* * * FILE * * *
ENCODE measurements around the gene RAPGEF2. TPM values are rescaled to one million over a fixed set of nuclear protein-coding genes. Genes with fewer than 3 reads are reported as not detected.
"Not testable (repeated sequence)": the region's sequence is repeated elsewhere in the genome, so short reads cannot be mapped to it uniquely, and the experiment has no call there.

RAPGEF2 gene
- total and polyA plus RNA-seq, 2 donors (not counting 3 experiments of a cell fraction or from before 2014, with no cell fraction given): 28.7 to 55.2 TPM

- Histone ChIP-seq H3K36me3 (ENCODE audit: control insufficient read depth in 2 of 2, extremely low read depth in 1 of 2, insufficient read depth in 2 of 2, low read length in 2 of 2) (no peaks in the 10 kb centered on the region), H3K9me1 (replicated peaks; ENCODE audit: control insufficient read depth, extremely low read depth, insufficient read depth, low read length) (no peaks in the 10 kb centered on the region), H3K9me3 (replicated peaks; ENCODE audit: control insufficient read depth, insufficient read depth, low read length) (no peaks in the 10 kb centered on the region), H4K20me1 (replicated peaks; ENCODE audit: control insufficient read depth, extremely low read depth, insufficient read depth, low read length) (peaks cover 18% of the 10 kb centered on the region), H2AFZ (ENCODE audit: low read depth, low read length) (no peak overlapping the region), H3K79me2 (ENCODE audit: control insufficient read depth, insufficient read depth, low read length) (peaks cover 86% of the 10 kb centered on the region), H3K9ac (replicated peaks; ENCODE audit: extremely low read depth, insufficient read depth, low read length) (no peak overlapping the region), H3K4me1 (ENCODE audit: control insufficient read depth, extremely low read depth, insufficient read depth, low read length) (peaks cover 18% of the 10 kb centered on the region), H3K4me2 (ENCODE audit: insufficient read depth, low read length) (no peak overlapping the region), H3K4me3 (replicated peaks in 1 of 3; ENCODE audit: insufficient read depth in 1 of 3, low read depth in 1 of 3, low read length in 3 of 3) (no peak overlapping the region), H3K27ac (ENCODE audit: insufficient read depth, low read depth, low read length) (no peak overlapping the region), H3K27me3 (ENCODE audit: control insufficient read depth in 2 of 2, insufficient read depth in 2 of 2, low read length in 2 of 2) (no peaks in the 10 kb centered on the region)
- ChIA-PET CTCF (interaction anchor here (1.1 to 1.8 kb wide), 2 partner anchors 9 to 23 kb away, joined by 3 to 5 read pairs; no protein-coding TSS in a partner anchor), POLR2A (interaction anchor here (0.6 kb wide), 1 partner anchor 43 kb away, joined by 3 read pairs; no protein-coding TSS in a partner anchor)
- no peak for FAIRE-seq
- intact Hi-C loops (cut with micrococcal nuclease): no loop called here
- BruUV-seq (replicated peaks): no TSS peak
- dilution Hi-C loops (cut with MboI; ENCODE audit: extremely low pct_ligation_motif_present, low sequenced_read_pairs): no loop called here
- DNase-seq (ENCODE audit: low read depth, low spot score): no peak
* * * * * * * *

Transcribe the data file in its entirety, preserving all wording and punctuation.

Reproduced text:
ENCODE measurements around the gene RAPGEF2. TPM values are rescaled to one million over a fixed set of nuclear protein-coding genes. Genes with fewer than 3 reads are reported as not detected.
"Not testable (repeated sequence)": the region's sequence is repeated elsewhere in the genome, so short reads cannot be mapped to it uniquely, and the experiment has no call there.

RAPGEF2 gene
- total and polyA plus RNA-seq, 2 donors (not counting 3 experiments of a cell fraction or from before 2014, with no cell fraction given): 28.7 to 55.2 TPM

- Histone ChIP-seq H3K36me3 (ENCODE audit: control insufficient read depth in 2 of 2, extremely low read depth in 1 of 2, insufficient read depth in 2 of 2, low read length in 2 of 2) (no peaks in the 10 kb centered on the region), H3K9me1 (replicated peaks; ENCODE audit: control insufficient read depth, extremely low read depth, insufficient read depth, low read length) (no peaks in the 10 kb centered on the region), H3K9me3 (replicated peaks; ENCODE audit: control insufficient read depth, insufficient read depth, low read length) (no peaks in the 10 kb centered on the region), H4K20me1 (replicated peaks; ENCODE audit: control insufficient read depth, extremely low read depth, insufficient read depth, low read length) (peaks cover 18% of the 10 kb centered on the region), H2AFZ (ENCODE audit: low read depth, low read length) (no peak overlapping the region), H3K79me2 (ENCODE audit: control insufficient read depth, insufficient read depth, low read length) (peaks cover 86% of the 10 kb centered on the region), H3K9ac (replicated peaks; ENCODE audit: extremely low read depth, insufficient read depth, low read length) (no peak overlapping the region), H3K4me1 (ENCODE audit: control insufficient read depth, extremely low read depth, insufficient read depth, low read length) (peaks cover 18% of the 10 kb centered on the region), H3K4me2 (ENCODE audit: insufficient read depth, low read length) (no peak overlapping the region), H3K4me3 (replicated peaks in 1 of 3; ENCODE audit: insufficient read depth in 1 of 3, low read depth in 1 of 3, low read length in 3 of 3) (no peak overlapping the region), H3K27ac (ENCODE audit: insufficient read depth, low read depth, low read length) (no peak overlapping the region), H3K27me3 (ENCODE audit: control insufficient read depth in 2 of 2, insufficient read depth in 2 of 2, low read length in 2 of 2) (no peaks in the 10 kb centered on the region)
- ChIA-PET CTCF (interaction anchor here (1.1 to 1.8 kb wide), 2 partner anchors 9 to 23 kb away, joined by 3 to 5 read pairs; no protein-coding TSS in a partner anchor), POLR2A (interaction anchor here (0.6 kb wide), 1 partner anchor 43 kb away, joined by 3 read pairs; no protein-coding TSS in a partner anchor)
- no peak for FAIRE-seq
- intact Hi-C loops (cut with micrococcal nuclease): no loop called here
- BruUV-seq (replicated peaks): no TSS peak
- dilution Hi-C loops (cut with MboI; ENCODE audit: extremely low pct_ligation_motif_present, low sequenced_read_pairs): no loop called here
- DNase-seq (ENCODE audit: low read depth, low spot score): no peak